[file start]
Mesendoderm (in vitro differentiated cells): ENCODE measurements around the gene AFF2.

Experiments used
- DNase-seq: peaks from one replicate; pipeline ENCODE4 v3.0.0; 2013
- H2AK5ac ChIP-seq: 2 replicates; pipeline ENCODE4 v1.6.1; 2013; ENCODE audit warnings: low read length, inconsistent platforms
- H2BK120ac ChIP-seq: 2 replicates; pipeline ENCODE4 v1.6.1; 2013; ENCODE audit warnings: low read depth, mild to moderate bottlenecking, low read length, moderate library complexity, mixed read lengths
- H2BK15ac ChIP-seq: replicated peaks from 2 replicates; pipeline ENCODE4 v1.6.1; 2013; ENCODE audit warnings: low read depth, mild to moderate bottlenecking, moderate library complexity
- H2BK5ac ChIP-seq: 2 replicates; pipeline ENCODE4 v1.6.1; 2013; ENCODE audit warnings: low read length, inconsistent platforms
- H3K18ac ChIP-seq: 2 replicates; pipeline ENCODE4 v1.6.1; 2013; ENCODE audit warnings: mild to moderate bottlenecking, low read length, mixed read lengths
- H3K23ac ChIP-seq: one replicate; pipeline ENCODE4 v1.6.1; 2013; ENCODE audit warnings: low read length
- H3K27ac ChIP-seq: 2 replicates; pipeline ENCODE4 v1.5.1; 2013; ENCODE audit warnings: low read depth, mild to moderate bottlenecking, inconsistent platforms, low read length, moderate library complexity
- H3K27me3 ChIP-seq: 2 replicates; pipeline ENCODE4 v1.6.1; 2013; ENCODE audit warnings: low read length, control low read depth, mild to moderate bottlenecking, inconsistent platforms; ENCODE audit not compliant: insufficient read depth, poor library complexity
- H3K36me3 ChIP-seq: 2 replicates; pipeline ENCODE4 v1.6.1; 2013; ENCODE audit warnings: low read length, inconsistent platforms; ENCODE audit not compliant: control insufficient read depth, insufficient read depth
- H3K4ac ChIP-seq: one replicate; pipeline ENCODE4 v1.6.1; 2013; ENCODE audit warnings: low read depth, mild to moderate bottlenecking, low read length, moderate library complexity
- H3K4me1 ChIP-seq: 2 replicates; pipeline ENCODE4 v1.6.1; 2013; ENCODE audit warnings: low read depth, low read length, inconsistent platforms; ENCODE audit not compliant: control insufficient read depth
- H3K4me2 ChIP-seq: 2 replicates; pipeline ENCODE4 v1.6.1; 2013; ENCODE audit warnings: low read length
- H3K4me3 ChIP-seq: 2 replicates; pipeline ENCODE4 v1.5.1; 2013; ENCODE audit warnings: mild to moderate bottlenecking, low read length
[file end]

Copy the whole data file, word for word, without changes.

Mesendoderm (in vitro differentiated cells): ENCODE measurements around the gene AFF2.

Experiments used
- DNase-seq: peaks from one replicate; pipeline ENCODE4 v3.0.0; 2013
- H2AK5ac ChIP-seq: 2 replicates; pipeline ENCODE4 v1.6.1; 2013; ENCODE audit warnings: low read length, inconsistent platforms
- H2BK120ac ChIP-seq: 2 replicates; pipeline ENCODE4 v1.6.1; 2013; ENCODE audit warnings: low read depth, mild to moderate bottlenecking, low read length, moderate library complexity, mixed read lengths
- H2BK15ac ChIP-seq: replicated peaks from 2 replicates; pipeline ENCODE4 v1.6.1; 2013; ENCODE audit warnings: low read depth, mild to moderate bottlenecking, moderate library complexity
- H2BK5ac ChIP-seq: 2 replicates; pipeline ENCODE4 v1.6.1; 2013; ENCODE audit warnings: low read length, inconsistent platforms
- H3K18ac ChIP-seq: 2 replicates; pipeline ENCODE4 v1.6.1; 2013; ENCODE audit warnings: mild to moderate bottlenecking, low read length, mixed read lengths
- H3K23ac ChIP-seq: one replicate; pipeline ENCODE4 v1.6.1; 2013; ENCODE audit warnings: low read length
- H3K27ac ChIP-seq: 2 replicates; pipeline ENCODE4 v1.5.1; 2013; ENCODE audit warnings: low read depth, mild to moderate bottlenecking, inconsistent platforms, low read length, moderate library complexity
- H3K27me3 ChIP-seq: 2 replicates; pipeline ENCODE4 v1.6.1; 2013; ENCODE audit warnings: low read length, control low read depth, mild to moderate bottlenecking, inconsistent platforms; ENCODE audit not compliant: insufficient read depth, poor library complexity
- H3K36me3 ChIP-seq: 2 replicates; pipeline ENCODE4 v1.6.1; 2013; ENCODE audit warnings: low read length, inconsistent platforms; ENCODE audit not compliant: control insufficient read depth, insufficient read depth
- H3K4ac ChIP-seq: one replicate; pipeline ENCODE4 v1.6.1; 2013; ENCODE audit warnings: low read depth, mild to moderate bottlenecking, low read length, moderate library complexity
- H3K4me1 ChIP-seq: 2 replicates; pipeline ENCODE4 v1.6.1; 2013; ENCODE audit warnings: low read depth, low read length, inconsistent platforms; ENCODE audit not compliant: control insufficient read depth
- H3K4me2 ChIP-seq: 2 replicates; pipeline ENCODE4 v1.6.1; 2013; ENCODE audit warnings: low read length
- H3K4me3 ChIP-seq: 2 replicates; pipeline ENCODE4 v1.5.1; 2013; ENCODE audit warnings: mild to moderate bottlenecking, low read length